An addition to the Analysis of the Garrott
As far as I know, no one has actually challenged what I allege to
be proof of the amateurism at the garrote scene. Still, there are
those (mostly on other forums) who continue to express or imply
that the knots are "complicated," "sophisticated" and
"professional." The inference is that no "ordinary folk" are
capable of creating this scene. The further inference is that the
Ramseys are incapable of this, therefore innocent. If you will
bear with on what promises to be a rather long winded analysis, I
will try again to lay this "professional" nonsense to rest.
Every scene, crime scene or otherwise, is usually made up of
several elements. Being knowledgeable in one or some does not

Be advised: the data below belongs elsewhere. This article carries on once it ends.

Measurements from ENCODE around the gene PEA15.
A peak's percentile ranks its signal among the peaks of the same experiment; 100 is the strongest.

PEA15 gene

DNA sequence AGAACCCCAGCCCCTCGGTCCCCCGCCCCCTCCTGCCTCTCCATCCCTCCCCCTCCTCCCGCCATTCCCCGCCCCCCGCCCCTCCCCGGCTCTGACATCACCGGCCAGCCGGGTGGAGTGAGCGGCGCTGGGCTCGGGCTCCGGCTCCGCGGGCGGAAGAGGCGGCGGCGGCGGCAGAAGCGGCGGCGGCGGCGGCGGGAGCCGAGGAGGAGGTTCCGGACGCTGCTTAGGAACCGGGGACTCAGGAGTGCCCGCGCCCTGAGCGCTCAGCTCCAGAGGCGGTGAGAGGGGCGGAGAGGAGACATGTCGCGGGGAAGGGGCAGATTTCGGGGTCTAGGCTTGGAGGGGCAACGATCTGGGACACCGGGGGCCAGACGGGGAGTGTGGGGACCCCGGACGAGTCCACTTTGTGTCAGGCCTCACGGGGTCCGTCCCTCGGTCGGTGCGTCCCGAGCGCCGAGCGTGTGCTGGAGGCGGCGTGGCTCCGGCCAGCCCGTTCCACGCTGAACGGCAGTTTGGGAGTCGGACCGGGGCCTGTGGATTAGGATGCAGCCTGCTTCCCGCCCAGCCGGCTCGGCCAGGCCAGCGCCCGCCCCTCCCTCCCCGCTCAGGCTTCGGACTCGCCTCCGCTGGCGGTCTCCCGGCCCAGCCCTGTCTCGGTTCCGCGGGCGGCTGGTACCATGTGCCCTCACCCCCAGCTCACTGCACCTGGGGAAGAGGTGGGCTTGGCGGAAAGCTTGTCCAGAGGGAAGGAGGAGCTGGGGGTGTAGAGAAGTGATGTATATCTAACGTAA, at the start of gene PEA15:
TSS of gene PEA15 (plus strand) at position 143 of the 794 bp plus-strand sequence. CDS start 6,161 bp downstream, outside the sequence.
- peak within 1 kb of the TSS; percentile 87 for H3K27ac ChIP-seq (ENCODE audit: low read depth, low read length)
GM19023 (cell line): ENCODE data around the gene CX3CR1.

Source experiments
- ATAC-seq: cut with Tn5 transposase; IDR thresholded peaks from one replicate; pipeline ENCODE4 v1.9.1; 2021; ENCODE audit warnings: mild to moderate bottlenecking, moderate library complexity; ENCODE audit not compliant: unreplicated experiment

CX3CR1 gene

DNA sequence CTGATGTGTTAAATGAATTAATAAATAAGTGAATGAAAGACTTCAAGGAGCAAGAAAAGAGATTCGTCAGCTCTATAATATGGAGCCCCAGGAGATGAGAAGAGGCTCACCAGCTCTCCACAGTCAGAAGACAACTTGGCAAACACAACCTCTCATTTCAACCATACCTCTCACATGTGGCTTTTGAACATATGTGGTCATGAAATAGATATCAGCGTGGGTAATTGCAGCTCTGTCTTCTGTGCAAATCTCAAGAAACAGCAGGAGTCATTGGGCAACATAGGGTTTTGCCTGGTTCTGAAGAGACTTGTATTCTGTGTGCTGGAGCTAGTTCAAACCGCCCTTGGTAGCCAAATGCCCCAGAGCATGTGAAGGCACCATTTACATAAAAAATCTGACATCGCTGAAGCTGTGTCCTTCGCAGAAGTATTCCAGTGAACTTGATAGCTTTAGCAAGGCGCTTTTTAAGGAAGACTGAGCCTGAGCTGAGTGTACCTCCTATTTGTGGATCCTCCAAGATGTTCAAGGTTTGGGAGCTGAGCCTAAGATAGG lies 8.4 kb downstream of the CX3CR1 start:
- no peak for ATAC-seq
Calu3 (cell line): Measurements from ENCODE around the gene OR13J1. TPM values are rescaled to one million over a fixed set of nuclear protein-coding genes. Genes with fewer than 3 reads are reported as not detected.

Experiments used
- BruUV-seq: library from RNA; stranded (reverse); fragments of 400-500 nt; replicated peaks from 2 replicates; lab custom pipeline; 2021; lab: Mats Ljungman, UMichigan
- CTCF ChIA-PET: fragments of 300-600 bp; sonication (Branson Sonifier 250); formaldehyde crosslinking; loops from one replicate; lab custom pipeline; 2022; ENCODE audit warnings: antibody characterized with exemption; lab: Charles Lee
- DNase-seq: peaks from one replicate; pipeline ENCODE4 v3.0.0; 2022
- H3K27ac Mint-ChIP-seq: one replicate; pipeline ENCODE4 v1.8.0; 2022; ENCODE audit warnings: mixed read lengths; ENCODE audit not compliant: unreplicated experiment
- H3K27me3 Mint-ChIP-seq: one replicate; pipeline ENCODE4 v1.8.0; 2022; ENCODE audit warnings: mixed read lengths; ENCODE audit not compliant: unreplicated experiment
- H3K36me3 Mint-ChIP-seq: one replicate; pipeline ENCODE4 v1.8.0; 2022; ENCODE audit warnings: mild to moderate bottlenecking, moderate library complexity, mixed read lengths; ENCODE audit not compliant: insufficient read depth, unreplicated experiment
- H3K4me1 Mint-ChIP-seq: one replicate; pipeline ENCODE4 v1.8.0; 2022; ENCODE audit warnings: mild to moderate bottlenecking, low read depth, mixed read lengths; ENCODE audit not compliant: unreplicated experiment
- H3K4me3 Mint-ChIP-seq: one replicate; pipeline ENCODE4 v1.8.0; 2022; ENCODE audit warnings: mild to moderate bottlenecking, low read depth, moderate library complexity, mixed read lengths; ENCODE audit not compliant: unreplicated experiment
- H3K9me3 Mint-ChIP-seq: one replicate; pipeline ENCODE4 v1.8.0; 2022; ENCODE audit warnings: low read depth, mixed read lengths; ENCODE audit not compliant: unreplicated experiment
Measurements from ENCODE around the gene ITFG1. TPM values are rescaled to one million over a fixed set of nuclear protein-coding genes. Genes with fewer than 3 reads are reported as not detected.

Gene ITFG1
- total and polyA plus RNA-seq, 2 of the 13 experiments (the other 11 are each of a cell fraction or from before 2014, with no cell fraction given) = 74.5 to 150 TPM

assure being knowledgeable in all. For instance, I am quite
knowledgeable about ropes, knots and that sort of thing, but if
the area of investigation were about computers, setting up web
pages and that sort of thing, I would probably take a back seat
to at least 90% of the posters. Forgetting this fact of specific
knowledge often leads to the acceptance of "expert opinion" that
is in error.
"Wrapped around the neck with a double knot in the midline of the
posterior neck is a length of white cord similar to that
described as being tied around the right wrist. This ligature
cord is cut on the right side of the neck and removed. A single
black ink mark is placed on the left side of the cut and a
double black ink mark on the right side of the cut. The
posterior knot is left intact. Extending from the knot on the
posterior aspect of the neck are two tails of the knot, one
measuring 4 inches in length and having a frayed end, and the
other measuring 17 inches in length with the end tied in
multiple loops around a length of a round tan-brown wooden stick